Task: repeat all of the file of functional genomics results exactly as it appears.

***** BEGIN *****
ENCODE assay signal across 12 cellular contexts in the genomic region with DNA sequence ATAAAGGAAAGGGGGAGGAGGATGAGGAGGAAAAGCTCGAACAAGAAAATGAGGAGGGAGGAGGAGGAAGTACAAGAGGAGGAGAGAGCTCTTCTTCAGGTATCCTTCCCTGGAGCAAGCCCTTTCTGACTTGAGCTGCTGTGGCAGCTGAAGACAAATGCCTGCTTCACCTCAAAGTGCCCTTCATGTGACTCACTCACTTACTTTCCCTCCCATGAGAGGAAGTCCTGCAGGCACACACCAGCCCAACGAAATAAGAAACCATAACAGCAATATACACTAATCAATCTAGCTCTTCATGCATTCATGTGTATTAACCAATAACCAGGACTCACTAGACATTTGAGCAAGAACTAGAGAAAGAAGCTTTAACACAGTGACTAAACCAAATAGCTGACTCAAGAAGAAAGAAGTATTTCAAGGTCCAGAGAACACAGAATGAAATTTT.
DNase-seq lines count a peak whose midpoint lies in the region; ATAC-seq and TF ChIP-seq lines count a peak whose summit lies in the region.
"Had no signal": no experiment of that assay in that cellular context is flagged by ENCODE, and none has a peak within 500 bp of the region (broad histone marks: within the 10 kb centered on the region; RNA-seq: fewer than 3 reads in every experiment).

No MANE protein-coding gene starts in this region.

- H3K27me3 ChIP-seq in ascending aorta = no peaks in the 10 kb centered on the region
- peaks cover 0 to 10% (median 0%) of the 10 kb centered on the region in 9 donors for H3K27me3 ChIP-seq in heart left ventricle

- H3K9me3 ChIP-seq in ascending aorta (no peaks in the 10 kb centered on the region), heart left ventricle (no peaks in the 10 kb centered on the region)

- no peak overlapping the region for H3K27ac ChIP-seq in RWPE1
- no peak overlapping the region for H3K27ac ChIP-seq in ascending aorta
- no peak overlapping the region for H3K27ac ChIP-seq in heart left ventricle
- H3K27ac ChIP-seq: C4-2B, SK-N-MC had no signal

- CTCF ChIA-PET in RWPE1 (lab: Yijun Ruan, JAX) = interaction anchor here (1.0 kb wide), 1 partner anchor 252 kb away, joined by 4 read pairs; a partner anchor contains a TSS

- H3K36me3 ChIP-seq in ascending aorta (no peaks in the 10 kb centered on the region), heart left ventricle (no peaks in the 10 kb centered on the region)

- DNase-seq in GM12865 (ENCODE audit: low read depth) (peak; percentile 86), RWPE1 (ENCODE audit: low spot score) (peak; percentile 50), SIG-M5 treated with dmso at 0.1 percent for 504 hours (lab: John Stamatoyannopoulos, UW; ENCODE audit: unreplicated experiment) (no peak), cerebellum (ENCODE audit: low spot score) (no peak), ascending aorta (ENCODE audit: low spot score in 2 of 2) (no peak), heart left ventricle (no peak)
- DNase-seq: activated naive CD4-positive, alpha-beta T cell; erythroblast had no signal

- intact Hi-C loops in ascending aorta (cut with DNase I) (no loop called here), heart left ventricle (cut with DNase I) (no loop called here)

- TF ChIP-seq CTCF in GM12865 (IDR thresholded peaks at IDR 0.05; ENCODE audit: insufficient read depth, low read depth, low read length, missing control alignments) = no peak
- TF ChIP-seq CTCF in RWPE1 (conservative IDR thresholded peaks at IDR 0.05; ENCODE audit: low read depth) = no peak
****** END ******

ENCODE assay signal across 12 cellular contexts in the genomic region with DNA sequence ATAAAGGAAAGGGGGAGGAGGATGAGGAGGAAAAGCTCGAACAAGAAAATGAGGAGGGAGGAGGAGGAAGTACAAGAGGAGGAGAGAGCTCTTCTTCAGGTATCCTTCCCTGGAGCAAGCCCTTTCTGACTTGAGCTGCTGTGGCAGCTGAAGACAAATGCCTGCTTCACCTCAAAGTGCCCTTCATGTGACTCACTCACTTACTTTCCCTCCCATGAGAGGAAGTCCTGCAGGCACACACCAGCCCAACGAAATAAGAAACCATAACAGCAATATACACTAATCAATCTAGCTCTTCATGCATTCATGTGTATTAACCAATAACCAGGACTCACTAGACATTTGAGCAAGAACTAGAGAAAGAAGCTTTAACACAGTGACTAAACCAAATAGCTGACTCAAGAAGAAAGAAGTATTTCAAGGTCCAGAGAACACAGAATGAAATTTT.
DNase-seq lines count a peak whose midpoint lies in the region; ATAC-seq and TF ChIP-seq lines count a peak whose summit lies in the region.
"Had no signal": no experiment of that assay in that cellular context is flagged by ENCODE, and none has a peak within 500 bp of the region (broad histone marks: within the 10 kb centered on the region; RNA-seq: fewer than 3 reads in every experiment).

No MANE protein-coding gene starts in this region.

- H3K27me3 ChIP-seq in ascending aorta = no peaks in the 10 kb centered on the region
- peaks cover 0 to 10% (median 0%) of the 10 kb centered on the region in 9 donors for H3K27me3 ChIP-seq in heart left ventricle

- H3K9me3 ChIP-seq in ascending aorta (no peaks in the 10 kb centered on the region), heart left ventricle (no peaks in the 10 kb centered on the region)

- no peak overlapping the region for H3K27ac ChIP-seq in RWPE1
- no peak overlapping the region for H3K27ac ChIP-seq in ascending aorta
- no peak overlapping the region for H3K27ac ChIP-seq in heart left ventricle
- H3K27ac ChIP-seq: C4-2B, SK-N-MC had no signal

- CTCF ChIA-PET in RWPE1 (lab: Yijun Ruan, JAX) = interaction anchor here (1.0 kb wide), 1 partner anchor 252 kb away, joined by 4 read pairs; a partner anchor contains a TSS

- H3K36me3 ChIP-seq in ascending aorta (no peaks in the 10 kb centered on the region), heart left ventricle (no peaks in the 10 kb centered on the region)

- DNase-seq in GM12865 (ENCODE audit: low read depth) (peak; percentile 86), RWPE1 (ENCODE audit: low spot score) (peak; percentile 50), SIG-M5 treated with dmso at 0.1 percent for 504 hours (lab: John Stamatoyannopoulos, UW; ENCODE audit: unreplicated experiment) (no peak), cerebellum (ENCODE audit: low spot score) (no peak), ascending aorta (ENCODE audit: low spot score in 2 of 2) (no peak), heart left ventricle (no peak)
- DNase-seq: activated naive CD4-positive, alpha-beta T cell; erythroblast had no signal

- intact Hi-C loops in ascending aorta (cut with DNase I) (no loop called here), heart left ventricle (cut with DNase I) (no loop called here)

- TF ChIP-seq CTCF in GM12865 (IDR thresholded peaks at IDR 0.05; ENCODE audit: insufficient read depth, low read depth, low read length, missing control alignments) = no peak
- TF ChIP-seq CTCF in RWPE1 (conservative IDR thresholded peaks at IDR 0.05; ENCODE audit: low read depth) = no peak